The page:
When filing Federal Workers’ Compensation benefits, an attorney who is knowledgeable about the laws affecting separation from Federal Service should be consulted. In general terms, however, the purpose and underlying reason for Federal Workers’ Compensation benefits is to allow a period of compensation such that the Federal or Postal worker can recover and have rehabilitation time to return to full functions. Therefore, Federal Workers’ Compensation is not meant to be used as a “retirement” tool, but rather as a means to allow the injury to heal and then continue working. That’s why many people receive temporary total disability benefits under the Federal Employees’ Compensation Act, through the Department of Labor, for as long as it takes to recover.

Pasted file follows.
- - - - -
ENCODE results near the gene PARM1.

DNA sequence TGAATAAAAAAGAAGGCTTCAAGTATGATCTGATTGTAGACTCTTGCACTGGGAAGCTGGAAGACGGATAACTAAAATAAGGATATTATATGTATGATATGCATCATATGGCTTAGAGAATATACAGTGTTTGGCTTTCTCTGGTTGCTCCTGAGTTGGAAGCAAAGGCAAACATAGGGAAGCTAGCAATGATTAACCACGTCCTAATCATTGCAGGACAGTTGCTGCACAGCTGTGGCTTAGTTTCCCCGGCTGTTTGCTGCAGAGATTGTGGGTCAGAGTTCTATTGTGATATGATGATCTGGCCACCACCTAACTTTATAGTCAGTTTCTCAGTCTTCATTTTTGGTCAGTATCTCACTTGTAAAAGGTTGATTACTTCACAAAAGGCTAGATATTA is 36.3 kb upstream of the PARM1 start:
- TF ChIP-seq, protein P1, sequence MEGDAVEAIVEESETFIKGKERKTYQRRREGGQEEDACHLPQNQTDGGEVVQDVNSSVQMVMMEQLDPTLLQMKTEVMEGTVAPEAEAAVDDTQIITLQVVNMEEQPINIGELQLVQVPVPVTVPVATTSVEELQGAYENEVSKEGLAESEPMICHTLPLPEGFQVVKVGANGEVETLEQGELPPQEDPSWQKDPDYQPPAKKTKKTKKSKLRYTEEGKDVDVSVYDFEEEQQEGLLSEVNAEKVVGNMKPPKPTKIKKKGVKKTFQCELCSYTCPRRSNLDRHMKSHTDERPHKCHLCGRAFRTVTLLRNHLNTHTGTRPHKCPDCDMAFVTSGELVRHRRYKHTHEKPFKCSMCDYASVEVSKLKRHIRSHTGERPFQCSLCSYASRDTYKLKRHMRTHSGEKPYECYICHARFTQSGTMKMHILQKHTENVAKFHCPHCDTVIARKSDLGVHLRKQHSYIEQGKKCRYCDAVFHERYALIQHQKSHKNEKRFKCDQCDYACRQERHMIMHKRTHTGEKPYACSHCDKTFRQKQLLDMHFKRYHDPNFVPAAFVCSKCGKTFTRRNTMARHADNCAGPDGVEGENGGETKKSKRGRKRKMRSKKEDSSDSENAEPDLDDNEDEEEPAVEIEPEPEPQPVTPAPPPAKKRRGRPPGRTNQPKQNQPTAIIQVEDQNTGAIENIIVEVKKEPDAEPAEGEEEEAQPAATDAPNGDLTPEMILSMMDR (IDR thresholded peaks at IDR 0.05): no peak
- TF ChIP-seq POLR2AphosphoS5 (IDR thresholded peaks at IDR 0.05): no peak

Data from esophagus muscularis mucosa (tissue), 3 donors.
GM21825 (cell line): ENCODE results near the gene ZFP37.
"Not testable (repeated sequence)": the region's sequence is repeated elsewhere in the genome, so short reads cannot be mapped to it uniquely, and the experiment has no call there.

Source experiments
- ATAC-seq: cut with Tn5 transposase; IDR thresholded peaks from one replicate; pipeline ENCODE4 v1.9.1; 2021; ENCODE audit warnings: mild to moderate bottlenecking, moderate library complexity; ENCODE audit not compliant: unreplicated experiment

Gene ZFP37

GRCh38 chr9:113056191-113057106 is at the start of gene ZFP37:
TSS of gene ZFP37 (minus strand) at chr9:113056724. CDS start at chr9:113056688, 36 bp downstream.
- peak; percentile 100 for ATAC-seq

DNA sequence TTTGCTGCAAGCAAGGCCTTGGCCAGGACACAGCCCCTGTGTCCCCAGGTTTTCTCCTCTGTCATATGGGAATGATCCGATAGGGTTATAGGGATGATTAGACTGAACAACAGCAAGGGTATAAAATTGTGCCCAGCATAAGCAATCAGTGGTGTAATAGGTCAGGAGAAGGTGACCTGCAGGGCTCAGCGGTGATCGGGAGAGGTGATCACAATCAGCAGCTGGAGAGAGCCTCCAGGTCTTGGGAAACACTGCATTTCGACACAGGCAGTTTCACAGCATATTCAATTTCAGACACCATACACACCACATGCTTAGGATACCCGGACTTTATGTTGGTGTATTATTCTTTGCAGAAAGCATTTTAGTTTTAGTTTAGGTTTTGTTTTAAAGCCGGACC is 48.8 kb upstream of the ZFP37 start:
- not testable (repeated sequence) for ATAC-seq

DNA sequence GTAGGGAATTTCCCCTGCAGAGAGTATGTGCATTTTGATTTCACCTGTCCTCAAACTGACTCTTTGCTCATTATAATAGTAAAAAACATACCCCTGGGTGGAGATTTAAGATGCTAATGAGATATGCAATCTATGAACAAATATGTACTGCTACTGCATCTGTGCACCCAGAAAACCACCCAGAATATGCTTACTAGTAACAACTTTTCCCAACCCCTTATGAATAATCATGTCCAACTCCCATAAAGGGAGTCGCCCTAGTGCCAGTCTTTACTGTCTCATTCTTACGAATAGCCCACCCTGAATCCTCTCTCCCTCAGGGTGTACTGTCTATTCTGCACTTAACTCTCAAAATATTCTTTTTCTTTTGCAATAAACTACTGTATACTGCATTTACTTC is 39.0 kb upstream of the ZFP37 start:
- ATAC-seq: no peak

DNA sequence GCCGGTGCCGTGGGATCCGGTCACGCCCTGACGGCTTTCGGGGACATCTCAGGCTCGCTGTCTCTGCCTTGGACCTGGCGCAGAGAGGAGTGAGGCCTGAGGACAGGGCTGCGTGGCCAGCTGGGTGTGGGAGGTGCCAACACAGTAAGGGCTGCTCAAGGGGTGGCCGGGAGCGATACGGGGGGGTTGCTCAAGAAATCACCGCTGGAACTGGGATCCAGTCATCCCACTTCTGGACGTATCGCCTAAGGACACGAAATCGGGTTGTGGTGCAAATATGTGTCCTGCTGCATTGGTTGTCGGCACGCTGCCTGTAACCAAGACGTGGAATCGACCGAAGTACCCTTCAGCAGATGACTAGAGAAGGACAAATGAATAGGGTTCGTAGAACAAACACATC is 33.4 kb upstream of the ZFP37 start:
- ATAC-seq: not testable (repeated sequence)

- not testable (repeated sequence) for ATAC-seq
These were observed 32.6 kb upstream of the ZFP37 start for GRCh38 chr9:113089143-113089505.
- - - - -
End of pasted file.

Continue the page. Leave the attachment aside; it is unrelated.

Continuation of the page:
Rather, Federal Disability Pension benefits are intended for precisely what the term implies: a retirement based on an individual’s medical condition, and thus a separation from Federal Service once an application for Federal Disability Pension is approved by the U.S. Office of Personnel Management. Can a person who learns of a medical condition after being separated from Federal Service apply for Federal Disability Retirement benefits or Worker’s Compensation benefits, as long as they are still under the one-year umbrella? Again, for OWCP matters, you should consult an attorney who specializes in such matters, but as a practical matter, causation can be problematic if a person only “discovers” the medical problem after being separated from the Federal Service. As for such a discovery and its impact on a federal disability retirement claim, obviously some difficulties may also be encountered.